Most of the respondents in this study had attained tertiary level of education 54 (50.5%). It was followed by secondary level of education with 37 (34.5%).

(a)Significant at 5%. *two-tailed distribution.
(b)Significant at 5%. *two-tailed distribution.

Table 1. (a) Socio-demographic characteristics of respondents with diarrhea; (b) Socio-economic characteristics of respondents with diarrhea.

Lastly those with primary level of education were 16 (15%). (χ2 = 0.991, p = 0.609, df = 2). p = 0.609 was higher than p = 0.05 chi-square statistics indicates there was no significant association between level of education and diarrhea symptoms (Table 1).

Most of the respondents were unemployed 33 (30.1%) and were statistically significant followed by salaried at 29 (27.3%). Business owners were 21 (19.8%) followed retired at 9 (8.5%). Casual laborers were at 9 (8.5%) and lastly petty traders at 6 (5.6%) (χ2 = 16.992, p = 0.009, df = 5). P = 0.009 was lower than p = 0.05, chi-square statistics indicates there was a significant relationship between occupation and diarrhea symptoms (Table 1).

Most respondents 33 (30.8%) earned between 10 k - 30 k and were the most statistically significant, followed by those who earned 31 (29.0%) 30 - 60 k. 21 (19.6%) earned between 60 k - 150 k, while 15 (14.0%) earned between 2 k - 10 k, 4 (3.7%) earned between 150 k - 200 k and lastly 3 (2.8%) earned less than 2 k. (χ2 = 2.264, p = 0.812, df = 5). P = 0.812 was higher than p = 0.05, chi-square statistics indicates there was no significant relationship between income status and diarrhea symptoms (Table 1).

3.2. Prevalence of Food Poisoning

A total of 1000 patients were observed in Thika level 5 hospital with signs of food poisoning. Out of 1000, according to labolatory test results 623 (62.3%) were total positive for diarrhea while 377 (37.7%) were total negative.623 (62.3%) was the number that was used for further analysis of bacterial agents because they were the only number that turned positive according to test strips for diarrhea. Further computation using the 2 by 2 contingency table revealed the following truth, total diseased number was 587 while non-diseased number was 413. Sensitivity of the labolatory tests revealed that the true positives were 228 while false positive was 395. Specificity of the labolatory tests revealed true negatives were 18 while false negatives were 359.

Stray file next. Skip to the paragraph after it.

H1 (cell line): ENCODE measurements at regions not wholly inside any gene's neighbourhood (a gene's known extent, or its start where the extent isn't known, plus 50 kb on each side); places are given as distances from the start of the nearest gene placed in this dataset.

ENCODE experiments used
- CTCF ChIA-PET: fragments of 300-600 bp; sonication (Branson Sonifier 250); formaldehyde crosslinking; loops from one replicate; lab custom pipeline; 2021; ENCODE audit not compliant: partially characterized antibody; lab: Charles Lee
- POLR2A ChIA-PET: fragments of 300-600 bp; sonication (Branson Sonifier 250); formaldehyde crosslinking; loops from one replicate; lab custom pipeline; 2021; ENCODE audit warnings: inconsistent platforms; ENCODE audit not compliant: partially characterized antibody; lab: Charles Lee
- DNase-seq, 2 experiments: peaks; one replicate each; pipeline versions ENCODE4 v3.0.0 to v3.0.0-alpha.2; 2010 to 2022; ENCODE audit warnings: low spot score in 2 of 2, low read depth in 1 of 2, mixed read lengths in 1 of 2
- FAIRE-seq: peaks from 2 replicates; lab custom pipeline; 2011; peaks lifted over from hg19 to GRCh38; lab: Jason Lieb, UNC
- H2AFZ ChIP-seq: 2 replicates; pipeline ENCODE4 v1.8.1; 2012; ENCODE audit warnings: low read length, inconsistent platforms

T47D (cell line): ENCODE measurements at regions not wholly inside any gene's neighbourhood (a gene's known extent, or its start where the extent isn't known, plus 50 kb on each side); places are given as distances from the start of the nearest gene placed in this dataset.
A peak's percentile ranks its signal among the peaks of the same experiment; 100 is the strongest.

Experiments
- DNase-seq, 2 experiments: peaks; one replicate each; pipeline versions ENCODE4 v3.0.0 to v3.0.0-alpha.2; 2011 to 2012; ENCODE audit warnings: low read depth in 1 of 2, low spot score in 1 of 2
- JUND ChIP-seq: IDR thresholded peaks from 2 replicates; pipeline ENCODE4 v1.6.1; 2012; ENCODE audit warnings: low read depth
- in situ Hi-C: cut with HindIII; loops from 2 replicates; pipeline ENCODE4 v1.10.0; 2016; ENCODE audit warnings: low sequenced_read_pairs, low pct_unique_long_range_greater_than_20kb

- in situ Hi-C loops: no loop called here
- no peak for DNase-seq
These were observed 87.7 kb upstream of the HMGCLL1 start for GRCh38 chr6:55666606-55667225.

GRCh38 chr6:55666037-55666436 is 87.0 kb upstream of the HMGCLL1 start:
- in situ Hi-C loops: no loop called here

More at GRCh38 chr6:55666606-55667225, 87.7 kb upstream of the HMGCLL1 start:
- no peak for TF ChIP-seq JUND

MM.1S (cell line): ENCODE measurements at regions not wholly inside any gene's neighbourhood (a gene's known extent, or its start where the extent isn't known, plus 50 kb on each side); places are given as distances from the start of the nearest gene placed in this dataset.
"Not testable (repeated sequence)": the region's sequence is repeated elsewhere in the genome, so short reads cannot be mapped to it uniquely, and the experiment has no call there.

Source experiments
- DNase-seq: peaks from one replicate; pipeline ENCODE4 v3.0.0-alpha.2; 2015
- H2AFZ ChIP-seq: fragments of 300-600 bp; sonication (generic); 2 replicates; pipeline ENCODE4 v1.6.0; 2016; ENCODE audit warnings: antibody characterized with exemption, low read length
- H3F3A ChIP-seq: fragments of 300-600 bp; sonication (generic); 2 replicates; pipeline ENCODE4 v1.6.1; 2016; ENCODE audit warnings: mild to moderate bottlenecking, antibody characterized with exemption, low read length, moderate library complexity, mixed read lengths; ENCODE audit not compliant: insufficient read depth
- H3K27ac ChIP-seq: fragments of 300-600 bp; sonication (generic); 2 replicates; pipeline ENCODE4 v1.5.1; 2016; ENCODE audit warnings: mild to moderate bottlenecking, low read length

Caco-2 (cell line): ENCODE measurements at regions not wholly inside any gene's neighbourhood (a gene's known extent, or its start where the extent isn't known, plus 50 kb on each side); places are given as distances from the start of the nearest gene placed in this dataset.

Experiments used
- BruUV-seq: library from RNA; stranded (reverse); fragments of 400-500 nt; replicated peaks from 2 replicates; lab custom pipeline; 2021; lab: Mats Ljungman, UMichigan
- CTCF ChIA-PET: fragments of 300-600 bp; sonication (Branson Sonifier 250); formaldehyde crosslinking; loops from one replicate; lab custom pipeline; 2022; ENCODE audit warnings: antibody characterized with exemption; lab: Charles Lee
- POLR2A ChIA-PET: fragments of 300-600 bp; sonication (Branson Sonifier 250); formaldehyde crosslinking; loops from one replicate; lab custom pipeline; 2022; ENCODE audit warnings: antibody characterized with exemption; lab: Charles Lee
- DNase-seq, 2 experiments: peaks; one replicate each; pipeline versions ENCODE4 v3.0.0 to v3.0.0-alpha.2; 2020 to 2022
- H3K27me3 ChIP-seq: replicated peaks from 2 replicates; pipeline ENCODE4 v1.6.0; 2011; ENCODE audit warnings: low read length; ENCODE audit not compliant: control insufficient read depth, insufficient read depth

Positive prevalence was therefore 58.7.

3.3. Bacterial Causative Agents of Food Poisoning

Stool Analysis Results

A total of 1000 patients came to the clinic and out of them 623 (62.3%) were positive for diarrhea. 460 (73.8%) were salmonella samples while 164 (26.3%) were cholera. Using proportional probability so 28 patients with vibrio cholera and 78 patients with salmonella species were included in the study (Figure 1). Cholera was caused by the serotype Ogawa (AB) and of one biotype El tor of toxigenic group 1 V Cholera. The serogroup was from O139 initially isolated from China. Vibrio cholera is a gram-negative, highly motile curved rod with a single polar flagellum. Salmonellosis was caused by salmonella streptococcus isolated from stool culture tests. It is a genus of rod shaped bacteria of the

Figure 1. Stool analysis results.

enterobacteriacae family of which two species exist Salmonellabongori and Salmonella enterica. The typhoidal serotypes common in sub-Saharan Africa invaded the gastrointestinal tract of these respondents and they therefore were put on anti-biotics.

4. Discussion

4.1. Socio-Demographic and Socioeconomic Factors

The findings from this study showed that socio-demographic and economic factors mainly education, gender, age, income level, occupation, residence influenced food poisoning. These findings contradict those of Root [11] who found out that the level of women’s education in particular is often strongly associated with child health, higher levels of education lead to improved care seeking behavior, proper hygiene and a better understanding of causes of diarrheal diseases among children.

Findings from this study contradict those of Nsagha [12] who found that there were more females who had cholera than males. Most women engage in more activities which expose them to this infection.

Findings from this study also support those of Valcin [13] who found out that the leading age group is adults (21 - 40 ) years of age, whereas children who were less than or equals to ≤ 20 years of age had a high percentage of diarrhea perhaps because of rotavirus or other childhood diarrheal illness in addition to bacterial infections.